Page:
Mr. Butler apprehended that the taking so many powers out of the hands of the States as was proposed tended to destroy all that balance and security of interests among the States which it was necessary to preserve; and called on Mr. Randolph, the mover of the propositions, to explain the extent of his ideas, and particularly the number of members he meant to assign to this second branch.
Mr. Randolph observed, that he had, at the time of offering his propositions, stated his ideas as far as the nature of general propositions required; that details made no part of the plan, and could not perhaps with propriety have been introduced. If he was to give an opinion as to the number of the second branch, he should say that it ought to be much smaller than that of the first; so small as to be exempt from the passionate proceedings to which numerous assemblies are liable. He observed, that the general object was to provide a cure for the evils under which the United States labored; that in tracing these evils to their origin, every man had found it in the turbulence and follies of democracy; that some check therefore was to be sought for, against this tendency of our governments; and that a good Senate seemed most likely to answer the purpose.
Mr. King reminded the Committee that the choice of the second branch, as proposed, (by Mr. Spaight) viz., by the State Legislatures, would be impracticable, unless it was to be very numerous, or the idea of proportion among the States was to be disregarded. According to this idea, there must be eighty or a hundred members to entitle Delaware to the choice of one of them.
Mr. Spaight withdrew his motion.
Mr. Wilson opposed both a nomination by the State Legislatures, and an election by the first branch of the National Legislature, because the second branch of the latter ought to be independent of both. He thought both branches of the National Legislature ought to be chosen by the people, but was not prepared with a specific proposition. He suggested the mode of choosing the Senate of New York, to wit, of uniting several election districts for one branch, in choosing members for the other branch, as a good model.
Mr. Madison observed, that such a mode would destroy the influence of the smaller States associated with larger ones in the same district; as the latter would choose from within themselves, although better men might be found in the former.
The election of Senators in Virginia, where large and small counties were often formed into one district for the purpose, had illustrated this consequence. Local partiality would often prefer a resident within the county or State, to a candidate of superior merit residing out of it. Less merit also in a resident would be more known throughout his own State.
Mr. Sherman favored an election of one member by each of the State Legislatures.
Mr. Pinckney moved to strike out the “nomination by the State Legislatures;” on this question —
Massachusetts, Connecticut, New York, New Jersey, Pennsylvania, Virginia, North Carolina, South Carolina, Georgia, no—9; Delaware, divided.1
On the whole question for electing by the first branch out of nominations by the State Legislatures — Massachusetts, Virginia, South Carolina, aye — 3; Connecticut, New York, New Jersey, Pennsylvania, Delaware, North Carolina, Georgia, no — 7.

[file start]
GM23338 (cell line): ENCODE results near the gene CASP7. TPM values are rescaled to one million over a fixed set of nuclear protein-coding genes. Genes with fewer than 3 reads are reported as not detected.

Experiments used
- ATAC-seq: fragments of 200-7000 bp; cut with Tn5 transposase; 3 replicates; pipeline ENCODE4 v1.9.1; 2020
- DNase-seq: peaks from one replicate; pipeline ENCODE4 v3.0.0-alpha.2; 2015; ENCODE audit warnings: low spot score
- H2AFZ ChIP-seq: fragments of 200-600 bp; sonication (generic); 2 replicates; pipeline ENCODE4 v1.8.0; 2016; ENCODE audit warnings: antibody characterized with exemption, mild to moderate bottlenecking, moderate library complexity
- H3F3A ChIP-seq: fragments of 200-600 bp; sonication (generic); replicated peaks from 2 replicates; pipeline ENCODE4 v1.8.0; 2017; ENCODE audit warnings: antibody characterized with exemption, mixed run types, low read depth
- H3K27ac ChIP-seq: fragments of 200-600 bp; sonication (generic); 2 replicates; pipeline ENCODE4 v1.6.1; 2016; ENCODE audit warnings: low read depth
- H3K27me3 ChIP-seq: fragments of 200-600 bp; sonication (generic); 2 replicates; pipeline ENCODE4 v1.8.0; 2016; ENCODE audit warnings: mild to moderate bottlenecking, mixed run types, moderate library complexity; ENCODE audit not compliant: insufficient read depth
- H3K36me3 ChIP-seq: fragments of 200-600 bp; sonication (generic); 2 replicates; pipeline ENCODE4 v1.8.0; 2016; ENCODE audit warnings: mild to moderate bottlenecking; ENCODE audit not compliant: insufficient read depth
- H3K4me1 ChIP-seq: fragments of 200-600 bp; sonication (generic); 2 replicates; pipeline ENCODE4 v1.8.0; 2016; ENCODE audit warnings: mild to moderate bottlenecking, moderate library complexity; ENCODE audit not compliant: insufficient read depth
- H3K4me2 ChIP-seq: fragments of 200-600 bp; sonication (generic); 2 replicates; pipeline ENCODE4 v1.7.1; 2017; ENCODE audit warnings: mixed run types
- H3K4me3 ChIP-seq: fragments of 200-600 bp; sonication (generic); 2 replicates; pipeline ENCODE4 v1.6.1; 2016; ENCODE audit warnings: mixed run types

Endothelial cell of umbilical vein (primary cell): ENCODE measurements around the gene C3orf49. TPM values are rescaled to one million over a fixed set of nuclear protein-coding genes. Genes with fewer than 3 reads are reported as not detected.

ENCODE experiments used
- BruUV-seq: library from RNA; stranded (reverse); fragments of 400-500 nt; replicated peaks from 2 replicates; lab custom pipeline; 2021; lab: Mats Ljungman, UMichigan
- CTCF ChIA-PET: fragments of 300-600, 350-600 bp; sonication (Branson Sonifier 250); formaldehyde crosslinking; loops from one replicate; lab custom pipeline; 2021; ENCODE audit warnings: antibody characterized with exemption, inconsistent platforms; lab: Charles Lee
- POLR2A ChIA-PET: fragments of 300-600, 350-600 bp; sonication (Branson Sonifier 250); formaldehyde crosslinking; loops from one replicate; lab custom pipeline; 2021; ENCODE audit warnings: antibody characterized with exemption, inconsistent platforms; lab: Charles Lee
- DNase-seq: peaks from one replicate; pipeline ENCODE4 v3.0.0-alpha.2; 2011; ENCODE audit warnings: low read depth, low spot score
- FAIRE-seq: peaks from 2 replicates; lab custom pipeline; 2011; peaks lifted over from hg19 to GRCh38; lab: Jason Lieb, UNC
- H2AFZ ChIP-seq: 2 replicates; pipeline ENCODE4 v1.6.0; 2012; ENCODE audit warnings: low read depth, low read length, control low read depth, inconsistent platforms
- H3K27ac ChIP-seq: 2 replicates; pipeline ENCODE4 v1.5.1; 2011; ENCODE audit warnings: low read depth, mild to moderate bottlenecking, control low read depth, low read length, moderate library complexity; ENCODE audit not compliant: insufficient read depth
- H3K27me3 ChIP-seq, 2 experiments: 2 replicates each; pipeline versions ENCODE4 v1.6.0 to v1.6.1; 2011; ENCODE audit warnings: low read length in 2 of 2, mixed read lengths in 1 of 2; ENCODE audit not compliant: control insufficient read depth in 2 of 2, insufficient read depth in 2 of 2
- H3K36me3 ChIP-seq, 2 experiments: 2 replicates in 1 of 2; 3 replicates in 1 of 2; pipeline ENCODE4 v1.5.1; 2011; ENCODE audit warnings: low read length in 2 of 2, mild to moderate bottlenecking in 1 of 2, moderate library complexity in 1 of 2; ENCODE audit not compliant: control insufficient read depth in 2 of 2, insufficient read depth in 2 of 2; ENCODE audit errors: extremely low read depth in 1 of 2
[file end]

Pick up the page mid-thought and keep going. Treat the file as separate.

So the clause was disagreed to, and a chasm left in this part of the plan.
The sixth Resolution, stating the cases in which the National Legislature ought to legislate, was next taken into discussion. On the question whether each branch should originate laws, there was an unanimous affirmative, without debate. On the question for transferring all the legislative powers of the existing Congress to this assembly, there was also an unanimous affirmative, without debate.
On the proposition for giving legislative power in all cases to which the State Legislatures were individually incompetent, — Mr. Pinckney and Mr. Rutledge objected to the vagueness of the term “incompetent,” and said they could not well decide how to vote until they should see an exact enumeration of the powers comprehended by this definition.
Mr. Randolph disclaimed any intention to give indefinite powers to the National Legislature, declaring that he was entirely opposed to such an inroad on the State jurisdictions; and that he did not think any considerations whatever could ever change his determination. His opinion was fixed on this point.
Mr. Madison said, that he had brought with him into the Convention a strong bias in favor of an enumeration and definition of the powers necessary to be exercised by the National Legislature; but had also brought doubts concerning its practicability. His wishes remained unaltered; but his doubts had become stronger. What his opinion might ultimately be, he could not yet tell. But he should shrink from nothing which should be found essential to such a form of government as would provide for the safety, liberty and happiness of the community. This being the end of all our deliberations, all the necessary means for attaining it must, however reluctantly, be submitted to.
On the question for giving powers, in cases to which the States are not competent — Massachusetts, New York, New Jersey, Pennsylvania, Delaware, Virginia, North Carolina, South Carolina, Georgia, aye — 9; Connecticut, divided, ( Sherman, no, Ellsworth, aye.)
The other clauses, giving powers necessary to preserve harmony among the States, to negative all State laws contravening, in the opinion of the National Legislature, the Articles of Union, down to the last clause, (the words, “or any treaties subsisting under the authority of the Union,” being added after the words “contravening, &c. the Articles of the Union,” on motion of Doctor Franklin) were agreed to without debate or dissent.
The last clause of the sixth Resolution, authorizing an exertion of the force of the whole against a delinquent State, came next into consideration.
Mr. Madison observed, that the more he reflected on the use of force, the more he doubted the practicability, the justice and the efficacy of it, when applied to people collectively, and not individually. An union of the States containing such an ingredient seemed to provide for its own destruction. The use of force against a State would look more like a declaration of war than an infliction of punishment; and would probably be considered by the party attacked as a dissolution of all previous compacts by which it might be bound. He hoped that such a system would be framed as might render this resource unnecessary, and moved that the clause be postponed. This motion was agreed to, nem. con
The Committee then rose, and the House adjourned.
1 This question is omitted in the printed Journal, and the votes applied to the succeeding one, instead of the votes as here stated. Return to text